IN RE: Debra DUPONT, Relator.
In this original proceeding, relator Debra Dupont seeks mandamus relief to require that respondent Zan Sharp Statham, as Chairperson of the Parker County Republican Party, certify Dupont's name for placement on the November 2, 2004 general election ballot as the Republican Party nominee for County Court at Law, Parker County, Texas, pursuant to section 145.037 of the Texas Election Code.1 We conditionally grant the requested writ of mandamus.
The judicial seat of the County Court at Law position for Parker County was vacated on February 13, 2004, when the former holder of that office, Judge Graham Quisenberry, was sworn in as Judge of the 415th District Court in Parker County, Texas. Judge Quisenberry's appointment to the 415th District Court occurred too close to the March 2004 primary to allow the voters of Parker County the opportunity to select nominees for the County Court at Law from a field of competing candidates from the Republican and Democratic parties. See Tex. Elec.Code Ann. § 144.005(a) (Vernon Supp.2004) (providing that application for place on ballot must be filed by 62nd day before election day). Thus, to place a nominee on the November 2, 2004 general election ballot it became necessary for the Parker County Republican Party to nominate a candidate. See id. § 145.036 (Vernon 2003).
A regular meeting of the Parker County Republican Party Executive Committee was held on May 4, 2004. The meeting was called to order by the committee's chairperson, Zan Sharp Statham. Following the invocation and pledge of allegiance, Statham recognized the public officials who were present and announced committee appointments and upcoming events. A discussion then ensued about whether there was a quorum of precinct chairs present to conduct business. When it was determined that a quorum was present, the guest speaker, State Republican Party Chair Tina Benkiser, was introduced.
After Benkiser's remarks, the business portion of the meeting commenced, which included the election of a new secretary and new precinct chairs. Several people then rose to speak about the process for nominating a replacement candidate for the unexpired term for County Court at Law and the considerations the precinct chairs should take into account in making the selection. Thereafter, Hale Alderman rose to make a motion. After some discussion, Statham recognized Alderman, who read a prewritten motion entitled “Motion and Resolution to Nominate Debra Dupont for Placement on the November 2, 2004 General Election Ballot.” 2
Ellen Woodard moved to table the Motion and Resolution. The motion to table was seconded by Bob Estes, and the question was called. A vote on the motion to table was taken, and the motion failed.3 Someone else rose to make a motion to place Faye Murphree on the November ballot as the Republican Party nominee. As there was another motion on the floor, Statham ruled that the motion to place Faye Murphree on the ballot was out of order.
After a lengthy discussion, a vote was taken,4 and the Motion and Resolution passed by an 18-16 majority of the precinct chairs who were present. Thereafter, Statham entertained a motion to place Judge Quisenberry on the ballot as the party's nominee for the 415th District Court, which motion passed and the meeting was adjourned.
The Motion and Resolution directed Statham to certify Dupont's name for the general election ballot and file a Certificate of Nomination to Fill Unexpired Term with the Parker County Clerk by 3:00 p.m. on May 14, 2004. Despite this directive, Statham refused and continues to refuse to certify Dupont to the Parker County Clerk. See Tex. Elec.Code Ann. § 145.037(d)(2) (Vernon 2003).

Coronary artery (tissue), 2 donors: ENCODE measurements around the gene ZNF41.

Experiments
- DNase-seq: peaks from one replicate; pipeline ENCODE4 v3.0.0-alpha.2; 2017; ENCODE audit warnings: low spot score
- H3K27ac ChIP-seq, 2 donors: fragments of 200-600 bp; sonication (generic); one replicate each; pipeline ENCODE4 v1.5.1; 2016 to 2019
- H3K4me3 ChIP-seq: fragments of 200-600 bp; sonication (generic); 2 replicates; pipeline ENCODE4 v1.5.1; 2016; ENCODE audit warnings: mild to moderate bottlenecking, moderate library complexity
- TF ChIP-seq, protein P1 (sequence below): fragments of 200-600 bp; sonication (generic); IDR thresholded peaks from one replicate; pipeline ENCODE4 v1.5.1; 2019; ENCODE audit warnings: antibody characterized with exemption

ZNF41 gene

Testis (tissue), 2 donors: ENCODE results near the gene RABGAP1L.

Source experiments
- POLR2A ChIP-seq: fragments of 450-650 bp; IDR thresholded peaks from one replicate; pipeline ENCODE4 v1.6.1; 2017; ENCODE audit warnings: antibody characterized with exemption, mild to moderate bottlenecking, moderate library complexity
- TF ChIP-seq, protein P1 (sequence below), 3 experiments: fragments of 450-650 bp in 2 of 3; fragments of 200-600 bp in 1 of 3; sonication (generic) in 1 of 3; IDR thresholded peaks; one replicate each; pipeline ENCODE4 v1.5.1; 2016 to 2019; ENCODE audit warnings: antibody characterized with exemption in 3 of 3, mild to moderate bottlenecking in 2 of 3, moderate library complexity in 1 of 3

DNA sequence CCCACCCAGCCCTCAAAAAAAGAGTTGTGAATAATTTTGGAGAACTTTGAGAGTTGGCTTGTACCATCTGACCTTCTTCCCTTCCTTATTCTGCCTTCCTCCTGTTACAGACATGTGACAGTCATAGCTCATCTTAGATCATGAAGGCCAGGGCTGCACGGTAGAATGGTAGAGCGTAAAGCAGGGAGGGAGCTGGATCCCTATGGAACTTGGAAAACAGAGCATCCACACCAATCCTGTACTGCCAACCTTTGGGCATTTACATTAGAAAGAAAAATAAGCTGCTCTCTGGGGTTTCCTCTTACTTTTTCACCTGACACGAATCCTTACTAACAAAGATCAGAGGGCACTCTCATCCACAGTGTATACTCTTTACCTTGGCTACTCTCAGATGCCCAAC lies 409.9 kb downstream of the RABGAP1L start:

Standard of Review
In deciding whether a writ of mandamus is appropriate, we recognize that mandamus will issue only to correct a clear abuse of discretion or the violation of a duty imposed by law when there is no other adequate remedy at law. Walker v. Packer, 827 S.W.2d 833, 839 (Tex.1992) (orig.proceeding). Mandamus will lie to compel a party chairperson to place an individual's name on a ballot if the individual is entitled to be placed on the ballot. See Tex. Elec.Code Ann. §§ 145.037(a), 161.009, 273.061.
The Texas Election Code provides that, when a vacancy occurs as a result of a candidate being appointed to fill a vacancy in another elective office, the “political party's state, district, county, or precinct executive committee, as appropriate for the particular office, may nominate a replacement candidate to fill the vacancy.” Id. § 145.036(a), (b)(3). Once the party nominates a replacement candidate, the chairperson has a mandatory duty to “certify in writing the nominee's name for placement on the ballot [and] deliver the certification to ․ the authority responsible for having the official ballot prepared.” Id. § 145.037(a), (d)(2). This duty must be performed in accordance with the will of the body that is statutorily entitled to select a candidate. Davis v. Taylor, 930 S.W.2d 581, 584 (Tex.1996) (orig.proceeding).
Section 145.037 imposed a mandatory duty on Statham to properly certify Dupont's candidacy and file the certification in accordance with the will of the majority of the precinct chairs who were present at the May 4 meeting of the Parker County Republican Party Executive Committee. Statham failed to comply with that duty when she refused to certify Dupont's candidacy and file the certification with the Parker County Clerk by 3:00 p.m. on May 14, 2004,5 as specifically directed by the Motion and Resolution. A party official who fails to carry out a duty under the election code is subject to mandamus as if the official were a public officer. Tex. Elec.Code Ann. §§ 161.009, 273.061.
Statham contends, however, that she had discretion in her capacity as chair of the party's executive committee to decline to accept the May 4 vote to place Dupont on the ballot because the committee's parliamentary procedures governing nominations for a replacement candidate were not followed.6 Specifically, she asserts that parliamentary procedure requires a two-thirds affirmative vote to close nominations and that it is “reasonable to infer,” from the vote on Dupont's nomination, and the disputed vote on the failed motion to table, that a motion to close nominations would not have received a two-thirds vote. Statham asserts that, because a fact issue exists concerning whether the nominations for a replacement candidate were “effectively closed,” 7 we have no jurisdiction to grant mandamus relief. See West v. Solito, 563 S.W.2d 240, 245 (Tex.1978) (orig.proceeding); Johnson v. Hughes, 663 S.W.2d 11, 13 (Tex.App.-Houston [1st Dist.] 1983, orig. proceeding) (both holding that appellate courts may not decide disputed fact issues in mandamus proceedings).